Diving the Great Barrier Reef is a common bucket list item, especially among kids, who often learn that the massive Australian reef is possibly "the grandest" of the world's seven natural wonders. However, a recent set of images revealed the extent of damage done to the 1,400 miles of reef, and the prognosis is decidedly bad. "If it was a person, it would be on life support," Professor Tim Flannery, Chief Councillor at the Australian Climate Council, told ABC. The reef's quickly declining health begs the question: will the Great Barrier Reef survive long enough for your kids to see it in its full glory?
The answer, unfortunately, is that the Great Barrier Reef hasn't been the same in a while. According to The Independent, in May, 93 percent of the 2,900 individual reefs that make up the Great Barrier Reef showed signs of coral bleaching, killing over one-third of the reef. A recent update showed that the situation has worsened, rather than improved.
"After the bleaching event in May, 60 percent of what we saw was bleached very white," Amanda McKenzie, CEO of the Australian Climate Council, told The Independent. "Another 19-20 percent was covered in sludgy brown algae. Even of what remained healthy, some looked a bit on edge."
When they returned to check on the affected areas, they were met with grim news. As McKenzie explained:
Thanks to the change in ecosystem, fish population and diversity on the Great Barrier Reef has shifted as well. "There is definitely a major concern for its long term future," tourism operator John Rumney told The Independent. "[Visiting the Great Barrier Reef] is still fantastic, but tourists don't know what they're looking at. They don't know what it should look like."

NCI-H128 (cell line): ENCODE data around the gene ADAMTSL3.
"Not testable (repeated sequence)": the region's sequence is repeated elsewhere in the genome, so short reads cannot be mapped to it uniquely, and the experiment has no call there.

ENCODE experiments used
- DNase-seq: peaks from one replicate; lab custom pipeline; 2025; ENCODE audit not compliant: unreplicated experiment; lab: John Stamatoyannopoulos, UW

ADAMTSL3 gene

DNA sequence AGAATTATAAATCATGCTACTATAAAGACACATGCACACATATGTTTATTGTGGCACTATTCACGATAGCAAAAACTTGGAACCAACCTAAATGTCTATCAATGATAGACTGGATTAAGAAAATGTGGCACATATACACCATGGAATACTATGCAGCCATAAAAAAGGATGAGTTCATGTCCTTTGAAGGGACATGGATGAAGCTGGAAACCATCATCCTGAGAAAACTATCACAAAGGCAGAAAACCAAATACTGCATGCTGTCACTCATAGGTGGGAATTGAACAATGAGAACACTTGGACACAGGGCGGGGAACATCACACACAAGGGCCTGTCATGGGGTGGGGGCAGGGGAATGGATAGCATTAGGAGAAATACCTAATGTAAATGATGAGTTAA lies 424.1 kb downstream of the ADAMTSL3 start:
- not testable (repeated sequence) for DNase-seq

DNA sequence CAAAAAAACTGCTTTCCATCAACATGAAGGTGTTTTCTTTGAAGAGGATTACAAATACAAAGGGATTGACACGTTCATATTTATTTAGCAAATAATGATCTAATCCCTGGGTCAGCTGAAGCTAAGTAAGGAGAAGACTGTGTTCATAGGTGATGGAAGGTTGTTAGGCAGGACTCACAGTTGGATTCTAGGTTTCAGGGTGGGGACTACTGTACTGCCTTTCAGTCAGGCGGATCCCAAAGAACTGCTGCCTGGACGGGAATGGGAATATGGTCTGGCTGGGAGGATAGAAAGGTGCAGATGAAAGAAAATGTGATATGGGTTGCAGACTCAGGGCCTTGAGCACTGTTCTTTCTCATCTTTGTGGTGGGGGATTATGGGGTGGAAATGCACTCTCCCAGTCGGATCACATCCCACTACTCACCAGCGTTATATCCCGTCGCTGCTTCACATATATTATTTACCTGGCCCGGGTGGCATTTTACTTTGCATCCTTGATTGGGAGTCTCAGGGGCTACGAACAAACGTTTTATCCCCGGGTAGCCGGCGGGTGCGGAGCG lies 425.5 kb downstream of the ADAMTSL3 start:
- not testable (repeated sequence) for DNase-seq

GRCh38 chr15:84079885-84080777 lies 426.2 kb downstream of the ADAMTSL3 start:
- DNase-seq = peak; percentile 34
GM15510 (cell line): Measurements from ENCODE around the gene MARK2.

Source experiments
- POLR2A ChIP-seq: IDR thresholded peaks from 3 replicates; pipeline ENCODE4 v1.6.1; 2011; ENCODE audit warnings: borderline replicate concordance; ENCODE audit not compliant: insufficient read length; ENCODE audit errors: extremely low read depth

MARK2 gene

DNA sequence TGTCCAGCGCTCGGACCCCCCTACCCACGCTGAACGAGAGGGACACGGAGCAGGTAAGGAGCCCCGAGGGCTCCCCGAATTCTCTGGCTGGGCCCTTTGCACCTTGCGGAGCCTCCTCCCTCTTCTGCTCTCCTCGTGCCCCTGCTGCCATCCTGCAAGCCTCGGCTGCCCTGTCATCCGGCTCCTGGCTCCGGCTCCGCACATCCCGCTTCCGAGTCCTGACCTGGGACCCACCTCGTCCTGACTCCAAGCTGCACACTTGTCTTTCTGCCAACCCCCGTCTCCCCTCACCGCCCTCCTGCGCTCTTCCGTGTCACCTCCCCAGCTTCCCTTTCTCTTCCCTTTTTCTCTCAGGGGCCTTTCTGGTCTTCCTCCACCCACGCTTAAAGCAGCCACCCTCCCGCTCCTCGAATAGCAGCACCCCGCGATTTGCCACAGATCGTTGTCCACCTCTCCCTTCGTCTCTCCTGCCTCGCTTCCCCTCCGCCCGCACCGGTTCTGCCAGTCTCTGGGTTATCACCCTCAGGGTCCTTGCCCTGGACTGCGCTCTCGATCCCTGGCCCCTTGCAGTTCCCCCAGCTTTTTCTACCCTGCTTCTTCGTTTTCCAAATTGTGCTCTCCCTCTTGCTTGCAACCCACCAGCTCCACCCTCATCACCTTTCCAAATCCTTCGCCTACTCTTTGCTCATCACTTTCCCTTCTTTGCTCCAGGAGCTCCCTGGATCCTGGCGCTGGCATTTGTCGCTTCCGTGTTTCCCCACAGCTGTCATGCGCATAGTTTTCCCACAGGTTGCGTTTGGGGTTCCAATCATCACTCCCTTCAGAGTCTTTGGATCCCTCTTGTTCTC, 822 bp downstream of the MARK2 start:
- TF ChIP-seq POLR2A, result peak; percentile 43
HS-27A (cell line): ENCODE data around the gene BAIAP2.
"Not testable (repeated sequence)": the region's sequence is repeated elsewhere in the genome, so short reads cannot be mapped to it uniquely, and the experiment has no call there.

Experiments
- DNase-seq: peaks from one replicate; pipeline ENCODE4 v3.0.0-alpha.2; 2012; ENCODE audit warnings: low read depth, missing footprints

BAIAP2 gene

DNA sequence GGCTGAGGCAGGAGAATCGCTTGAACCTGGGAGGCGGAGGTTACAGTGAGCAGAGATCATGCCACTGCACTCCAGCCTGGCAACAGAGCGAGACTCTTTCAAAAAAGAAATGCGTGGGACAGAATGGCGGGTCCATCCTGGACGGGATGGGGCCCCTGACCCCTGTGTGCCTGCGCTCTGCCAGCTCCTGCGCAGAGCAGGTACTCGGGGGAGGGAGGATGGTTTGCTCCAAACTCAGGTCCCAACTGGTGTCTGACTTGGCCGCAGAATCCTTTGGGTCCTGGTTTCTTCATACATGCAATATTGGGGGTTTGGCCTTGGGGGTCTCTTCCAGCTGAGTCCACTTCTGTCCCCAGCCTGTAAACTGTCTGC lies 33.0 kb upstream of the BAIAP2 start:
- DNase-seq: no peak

However, is this the end for the Great Barrier Reef, as Outside Magazine suggested in its widely-shared 2016 obituary for the reef? Not necessarily, say scientists, but that depends on what actions humanity takes right now. "Its not too late," McKenzie explained, "but we need to act to protect whats left of the reef and give it the best change of survival into the future."
She continued with a quote worth sharing with your kids:
So if you want the Great Barrier Reef to live long enough for your kids to see it, remedial action needs to be taken — immediately. As marine scientist John Pandolfi wrote in a Guardian op-ed in June, the greatest threats to the Great Barrier Reef are overfishing, pollution, and climate change. We might feel like lowly citizens unable to effect change, but government officials' careers depend on listening to our concerns. According to Pandolfi, we need to pressure governments to place a moratorium on coal (cutting down on greenhouse gases), encourage officials to listen to scientists when making decisions that impact the environment, and consistently spread the word about the seriousness of the Great Barrier Reef's situation.
Luckily, kids are drawn to causes and it's easy to inspire them to make positive changes. Start right away by cutting down on the amount of trash your house produces, encouraging them to pick up litter, and getting them involved in writing to officials or taking part in protests. That way, they can play a part in keeping what remains of the Great Barrier Reef alive.